Published May 17, 2001 – Cameron Citizen-Observer
There have been some great individual performances in the past couple of weeks. Randy Johnson striking out 20 batters in nine innings. A.J. Burnett of the Florida Marlins, allowing no hits but walking nine. Three Game 7’s in the Stanley Cup Playoffs. Vince Carter hitting his first eight three-pointers, on his way to 50 points. But to watch Allen Iverson score 54 points in Game 2 of the Toronto-Philadelphia series is remarkable.
At 6 feet, Iverson is regularly outsized and overmatched physically. True, there is no one as fast as him, but basketball is a tall man’s game. For him to be able to dominate is a testament not only to his ability, but also to his teammates and his coach, Larry Brown.
Brown has designed this team for Iverson to shine, surrounding him with role players. Scorers like Jerry Stackhouse and Larry Hughes were traded for this reason. Players like Eric Snow and Tyrone Hill start for this reason. Regardless if Iverson is named the MVP this year, Larry Brown should be Coach of the Year for building and guiding this team as one cohesive unit towards one goal.
Fortunately, that goal was not back up vocals on Iverson’s CD, which, thankfully, has been pushed back since the season started. Few remember the chaos that nearly erupted at the start of this season, but even less know that Iverson is a poor rapper at best. His attempt to join the ranks of other successful athletes in the music industry fell short because there are no successful athletes in the music industry.
Wayland Tisdale tops the list and he hasn’t topped anything except scales since college. Music is the soundtrack to life and sporting events are no exception. With the proposed rule changes in the NBA, the major difference between professional and college basketball next year will be organist vs. marching band. That’s why I enjoy college basketball more than the pros. An organist or stadium DJ can hype up a crowd during long unnecessary breaks, like commercials.
Unless the commercial is the Nike campaign, where pros and playground stars dribbling and dancing to a break beat. Go to a soccer (or football) game in Jamaica, Brazil or Italy. There is a sound; a constant beat that accompanies the match. Normally, you just watch a game, but music adds the need for another sense.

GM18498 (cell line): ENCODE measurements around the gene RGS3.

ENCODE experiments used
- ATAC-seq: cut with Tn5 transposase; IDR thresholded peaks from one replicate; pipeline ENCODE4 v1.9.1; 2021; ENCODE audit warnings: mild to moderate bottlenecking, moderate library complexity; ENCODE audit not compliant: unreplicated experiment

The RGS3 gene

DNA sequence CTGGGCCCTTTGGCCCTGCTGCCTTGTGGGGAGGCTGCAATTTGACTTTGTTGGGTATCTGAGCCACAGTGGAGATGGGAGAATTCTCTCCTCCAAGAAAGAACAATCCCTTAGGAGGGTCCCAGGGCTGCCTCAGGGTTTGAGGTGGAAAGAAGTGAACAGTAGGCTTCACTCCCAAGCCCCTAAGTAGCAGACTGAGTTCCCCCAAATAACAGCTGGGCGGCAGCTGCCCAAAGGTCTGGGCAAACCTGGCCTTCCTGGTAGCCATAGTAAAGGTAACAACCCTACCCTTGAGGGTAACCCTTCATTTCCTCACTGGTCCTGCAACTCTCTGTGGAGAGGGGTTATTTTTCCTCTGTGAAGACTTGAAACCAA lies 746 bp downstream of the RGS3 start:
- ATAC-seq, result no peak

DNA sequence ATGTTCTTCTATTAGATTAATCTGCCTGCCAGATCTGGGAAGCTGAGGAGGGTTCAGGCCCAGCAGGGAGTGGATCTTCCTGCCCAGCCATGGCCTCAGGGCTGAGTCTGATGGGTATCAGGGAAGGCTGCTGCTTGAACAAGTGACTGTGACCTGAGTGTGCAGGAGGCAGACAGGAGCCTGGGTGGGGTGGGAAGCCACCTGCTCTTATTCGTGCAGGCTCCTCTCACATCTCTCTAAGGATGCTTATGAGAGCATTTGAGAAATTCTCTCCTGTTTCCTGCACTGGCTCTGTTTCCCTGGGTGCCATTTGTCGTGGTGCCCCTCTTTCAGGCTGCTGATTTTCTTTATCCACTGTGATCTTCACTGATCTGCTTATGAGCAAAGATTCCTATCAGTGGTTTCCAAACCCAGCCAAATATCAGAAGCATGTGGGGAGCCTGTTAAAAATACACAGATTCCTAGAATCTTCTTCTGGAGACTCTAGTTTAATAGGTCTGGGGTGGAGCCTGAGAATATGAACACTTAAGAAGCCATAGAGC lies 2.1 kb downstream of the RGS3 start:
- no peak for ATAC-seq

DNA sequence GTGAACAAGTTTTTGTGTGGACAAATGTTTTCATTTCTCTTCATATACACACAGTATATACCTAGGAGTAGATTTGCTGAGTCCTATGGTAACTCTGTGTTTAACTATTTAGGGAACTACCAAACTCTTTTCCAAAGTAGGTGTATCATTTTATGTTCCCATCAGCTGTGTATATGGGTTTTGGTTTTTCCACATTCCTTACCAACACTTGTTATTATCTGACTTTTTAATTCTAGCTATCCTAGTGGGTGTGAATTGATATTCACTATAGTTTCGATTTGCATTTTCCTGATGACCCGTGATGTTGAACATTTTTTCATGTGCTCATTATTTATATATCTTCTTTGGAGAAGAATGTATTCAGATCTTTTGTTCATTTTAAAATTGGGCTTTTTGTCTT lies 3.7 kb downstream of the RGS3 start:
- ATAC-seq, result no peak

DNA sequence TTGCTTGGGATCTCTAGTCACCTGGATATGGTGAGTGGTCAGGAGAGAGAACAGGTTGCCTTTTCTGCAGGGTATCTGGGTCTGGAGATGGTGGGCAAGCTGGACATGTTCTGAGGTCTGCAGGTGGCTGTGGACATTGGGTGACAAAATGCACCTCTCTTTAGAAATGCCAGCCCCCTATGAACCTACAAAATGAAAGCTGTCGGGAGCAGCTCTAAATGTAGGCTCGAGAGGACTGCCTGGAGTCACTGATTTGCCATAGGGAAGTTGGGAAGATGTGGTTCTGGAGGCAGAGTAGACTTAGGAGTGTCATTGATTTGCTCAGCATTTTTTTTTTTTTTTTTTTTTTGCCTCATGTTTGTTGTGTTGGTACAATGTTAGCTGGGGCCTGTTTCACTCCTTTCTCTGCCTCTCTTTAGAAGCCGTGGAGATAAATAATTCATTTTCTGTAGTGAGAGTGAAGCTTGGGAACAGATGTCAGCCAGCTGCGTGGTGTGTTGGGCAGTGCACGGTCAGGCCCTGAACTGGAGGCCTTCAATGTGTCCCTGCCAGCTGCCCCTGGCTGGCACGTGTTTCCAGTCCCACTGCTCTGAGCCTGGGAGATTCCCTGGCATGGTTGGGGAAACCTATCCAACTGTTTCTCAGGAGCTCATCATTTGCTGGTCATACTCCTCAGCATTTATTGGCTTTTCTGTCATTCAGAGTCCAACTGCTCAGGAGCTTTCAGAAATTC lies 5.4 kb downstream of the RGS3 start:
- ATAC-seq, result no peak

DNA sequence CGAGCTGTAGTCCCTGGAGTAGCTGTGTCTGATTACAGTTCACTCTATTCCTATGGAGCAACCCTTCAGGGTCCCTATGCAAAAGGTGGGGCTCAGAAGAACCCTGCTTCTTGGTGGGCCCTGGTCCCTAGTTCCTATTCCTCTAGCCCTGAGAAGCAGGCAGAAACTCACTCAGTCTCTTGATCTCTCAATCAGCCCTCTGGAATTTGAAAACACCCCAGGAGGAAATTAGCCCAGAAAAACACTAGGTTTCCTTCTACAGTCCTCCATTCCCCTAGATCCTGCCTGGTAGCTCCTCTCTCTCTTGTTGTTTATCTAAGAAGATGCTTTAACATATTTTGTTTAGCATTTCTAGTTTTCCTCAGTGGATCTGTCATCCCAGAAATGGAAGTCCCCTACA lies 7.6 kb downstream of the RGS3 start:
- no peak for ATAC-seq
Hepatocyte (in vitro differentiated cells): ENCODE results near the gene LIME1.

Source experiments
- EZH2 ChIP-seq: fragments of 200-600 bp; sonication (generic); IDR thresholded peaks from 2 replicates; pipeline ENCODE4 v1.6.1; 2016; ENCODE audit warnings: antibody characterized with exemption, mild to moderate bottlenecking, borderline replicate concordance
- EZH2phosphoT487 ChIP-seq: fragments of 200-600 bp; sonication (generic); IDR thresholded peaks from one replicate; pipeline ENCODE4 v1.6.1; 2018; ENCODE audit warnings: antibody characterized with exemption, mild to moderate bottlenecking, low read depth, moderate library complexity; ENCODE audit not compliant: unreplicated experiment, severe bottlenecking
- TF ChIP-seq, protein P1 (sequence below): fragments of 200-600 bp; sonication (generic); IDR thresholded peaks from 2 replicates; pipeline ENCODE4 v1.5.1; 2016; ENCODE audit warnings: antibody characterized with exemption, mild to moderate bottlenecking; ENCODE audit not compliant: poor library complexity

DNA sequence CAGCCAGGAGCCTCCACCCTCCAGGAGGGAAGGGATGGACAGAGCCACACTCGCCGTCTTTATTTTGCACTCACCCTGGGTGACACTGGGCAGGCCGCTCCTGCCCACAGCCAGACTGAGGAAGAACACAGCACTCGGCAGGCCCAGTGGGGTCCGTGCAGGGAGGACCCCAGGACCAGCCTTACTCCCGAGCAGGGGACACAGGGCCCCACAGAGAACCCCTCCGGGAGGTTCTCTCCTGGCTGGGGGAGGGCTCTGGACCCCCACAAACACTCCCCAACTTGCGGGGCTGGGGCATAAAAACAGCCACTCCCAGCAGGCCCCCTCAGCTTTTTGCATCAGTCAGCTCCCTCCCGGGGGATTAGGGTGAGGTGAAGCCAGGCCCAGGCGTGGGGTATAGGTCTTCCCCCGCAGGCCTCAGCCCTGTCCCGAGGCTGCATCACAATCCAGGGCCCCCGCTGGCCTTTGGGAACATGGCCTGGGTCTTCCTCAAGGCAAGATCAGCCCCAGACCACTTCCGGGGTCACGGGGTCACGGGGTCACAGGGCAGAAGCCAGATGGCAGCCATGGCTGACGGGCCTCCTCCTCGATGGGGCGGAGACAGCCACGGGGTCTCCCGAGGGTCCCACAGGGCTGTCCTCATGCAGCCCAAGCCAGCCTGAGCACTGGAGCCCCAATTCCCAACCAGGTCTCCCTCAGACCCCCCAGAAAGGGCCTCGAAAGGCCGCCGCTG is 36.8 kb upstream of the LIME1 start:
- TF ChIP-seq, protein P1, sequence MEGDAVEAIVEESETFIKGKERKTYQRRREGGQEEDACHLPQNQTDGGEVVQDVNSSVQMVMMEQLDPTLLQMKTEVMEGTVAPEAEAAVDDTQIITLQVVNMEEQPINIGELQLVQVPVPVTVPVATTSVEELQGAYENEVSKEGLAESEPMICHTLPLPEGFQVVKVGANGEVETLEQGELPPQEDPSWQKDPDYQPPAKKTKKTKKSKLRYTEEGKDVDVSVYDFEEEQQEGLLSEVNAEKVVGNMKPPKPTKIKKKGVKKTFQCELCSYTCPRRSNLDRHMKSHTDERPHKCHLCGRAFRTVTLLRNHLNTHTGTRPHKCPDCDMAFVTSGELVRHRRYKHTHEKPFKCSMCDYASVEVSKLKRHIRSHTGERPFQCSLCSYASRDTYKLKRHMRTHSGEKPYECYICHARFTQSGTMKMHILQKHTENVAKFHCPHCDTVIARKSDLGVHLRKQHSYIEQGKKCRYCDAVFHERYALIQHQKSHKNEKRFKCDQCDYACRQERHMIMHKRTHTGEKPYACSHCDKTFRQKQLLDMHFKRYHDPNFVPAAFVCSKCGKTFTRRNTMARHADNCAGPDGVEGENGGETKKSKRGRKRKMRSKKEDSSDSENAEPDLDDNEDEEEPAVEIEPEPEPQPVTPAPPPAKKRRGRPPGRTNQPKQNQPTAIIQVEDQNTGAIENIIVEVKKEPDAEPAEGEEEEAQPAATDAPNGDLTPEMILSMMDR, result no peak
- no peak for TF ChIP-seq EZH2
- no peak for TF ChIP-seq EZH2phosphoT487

That’s what I think Vince McMahon was going after with the XFL. They wanted a sensory overload with each broadcast. Strippers, I mean, cheerleaders and fireworks and on-field cameras and microphones to pick up every bone-breaking hit. It was a good idea. There is a lull in the sports season right after the Super Bowl. March Madness is weeks away and the NBA and NHL seasons are slowly coming to a close.
The XFL ratings were not that bad, when compared to Major League Soccer and the NHL. You know, sports people don’t watch. Their major problem, however, was the national media coverage and their inability to separate WWF entertainment and XFL second-rate football.
Right now, my New York Mets are playing second-rate baseball. But as the defending National League Champions, once Fox starts its Saturday Game of the Week, they will be on TV. But it’s the rare occasions like last Saturday that I really appreciate.
The New York Mets were at the San Francisco Giants on FX Saturday Baseball. And I was covering the Cameron Track team at Platte City. I have no regrets. It was my first track meet and I was pleased to see our young team perform well. But everyone I meet keeps asking me, “Why did you come here?”
The problem is, there doesn’t seem to be a correct answer. At least, an answer that will put the question to bed. My answer is, I came here to cover high school track meets. I came here to see the smile of Tausha Cook after winning her 300-meter hurdles race. The cheers of support from teammates that can’t be heard across the football field, but still seem to reach their mark.
I came here to see and live in the Midwest. I came here to become a part of a community, by writing and reporting for its newspaper. I came here so I can raise my cat Smokey in a nice neighborhood.
As you can read, I have many varied opinions about the world of sports and I’m not afraid to share them. The topics may vary but it will always be within the world of sports. I’m not smart enough, yet, to talk politics.
But most importantly, I’m here to report on any sporting event that affects Cameron and its people, like a district track meet in Platte City. Whether the Mets are on TV or not; I can always watch Sportscenter and that’s the truth.